Expats are targeting blue chip areas like Palm Beach, Manly, Terrey Hills and Seaforth on Sydney’s northern beaches; Bronte, Bellevue Hill, Vaucluse, Paddington, Woollahra and Bondi in the eastern suburbs; and Naremburn and Chatswood on the north shore claims the report.
David Edwards, said a large selection of quality homes that would suit expats are coming to market in Palm Beach this Spring.
“Over the last 12 to 15 months expats have been getting a 15 to 30 per cent discount on the property and that’s before any negotiations with the agent and vendor,” he said to the Telegraph.
Property was slowly emerging as a solid investment alternative to shares, he said.
“The good thing about buying a house is you don’t wake up in the morning with half the house gone.”
Jake Rowe, also spoke to the Telegraph and claims Aussie expats have been inquiring after real estate in much bigger numbers recently.
“Inquiry levels from Australian expats are up considerably,” Mr Rowe said. “They want a range of property. Some want a house, others want a development opportunity and others want a low-maintenance Sydney base.”
Shayne Hutton, said expats were always looking for acreage, especially in blue ribbon suburbs like Terrey Hills.
“Buyers see real value here and its proximity to the city is a big drawcard,” he said.
Peter Kelaher, said there had been a marked change in the number of expats looking to buy around Sydney, driven by the falling dollar and the generous tax breaks investing in Australian property offers.
“They get huge tax advantages for buying over here,” he said. “Most to them are paying no tax or 15 per cent.”
He tipped we would see even more expats in the months to come.
“I think that the dollar’s going to hit 65c by March or April next year,” he said. “They’re definitely coming back and giving the Chinese a run for their money.”
He pointed to the case of a recent buyer for whom he negotiated the purchase of 46 Wolseley Rd, Mosman, for $4.18m. About six weeks ago the expat buyer had come to Mr Kelaher with a budget of about $3.5m.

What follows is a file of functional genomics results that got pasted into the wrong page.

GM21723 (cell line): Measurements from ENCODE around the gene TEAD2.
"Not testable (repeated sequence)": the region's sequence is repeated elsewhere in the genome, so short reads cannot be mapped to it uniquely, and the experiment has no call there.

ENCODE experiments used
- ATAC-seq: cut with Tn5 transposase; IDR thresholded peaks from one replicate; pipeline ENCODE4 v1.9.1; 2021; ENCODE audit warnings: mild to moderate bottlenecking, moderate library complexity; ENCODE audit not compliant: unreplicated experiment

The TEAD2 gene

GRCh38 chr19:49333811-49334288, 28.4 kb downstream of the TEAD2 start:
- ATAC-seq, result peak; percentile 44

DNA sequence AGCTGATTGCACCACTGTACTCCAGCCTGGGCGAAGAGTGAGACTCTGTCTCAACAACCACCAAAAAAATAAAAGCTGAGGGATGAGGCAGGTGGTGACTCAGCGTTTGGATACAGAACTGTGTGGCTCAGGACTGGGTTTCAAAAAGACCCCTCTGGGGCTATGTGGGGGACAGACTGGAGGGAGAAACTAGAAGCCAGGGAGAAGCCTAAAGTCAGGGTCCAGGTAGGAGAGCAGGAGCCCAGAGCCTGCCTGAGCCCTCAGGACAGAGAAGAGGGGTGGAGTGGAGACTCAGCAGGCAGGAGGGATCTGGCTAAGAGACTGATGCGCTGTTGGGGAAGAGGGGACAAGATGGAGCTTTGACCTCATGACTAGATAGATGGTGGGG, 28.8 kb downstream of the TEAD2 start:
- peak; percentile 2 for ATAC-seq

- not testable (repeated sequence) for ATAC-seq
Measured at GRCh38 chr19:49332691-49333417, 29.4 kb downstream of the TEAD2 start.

As the weeks progressed, the dollar fell significantly, boosting their buying power until they were able to comfortably purchase a home more than $500,000 over their original budget.
“They were able to up their stake because the dollar had fallen so much,” he said.
Robert Klaric, agreed, but said he believed many expats were cautiously waiting to see what the market would do next.
“They’re not in a steaming big rush to buy, but they’re definitely there.”
The buyers are expats who used to live in the suburb and they were up against some strong competition.
Selling agent Peter Chauncy from McGrath Crows Nest said agents were seeing strong results across high end properties in blue ribbon locations.
“We’re seeing really strong results in Naremburn. It seems to be standing up quite well compared to other suburbs,” he said.
“There’s a lot of stock heading up north but the lower north shore is very competitive because there’s not many houses to choose from and demand is still high.”
Anthony Puntigam, said it was typical to see more expat buyers around at this time of year.
“At this time of year, overseas-based buyers turn their attention towards purchasing a suitable property here in Sydney in readiness for their return to ‘Oz’, including children starting school in the New Year, alternatively, buying real estate to “land bank” for later on,” said Puntigam speaking to the Telegraph.
“We are taking a lot of new inquiry.”
Source: Daily Telegraph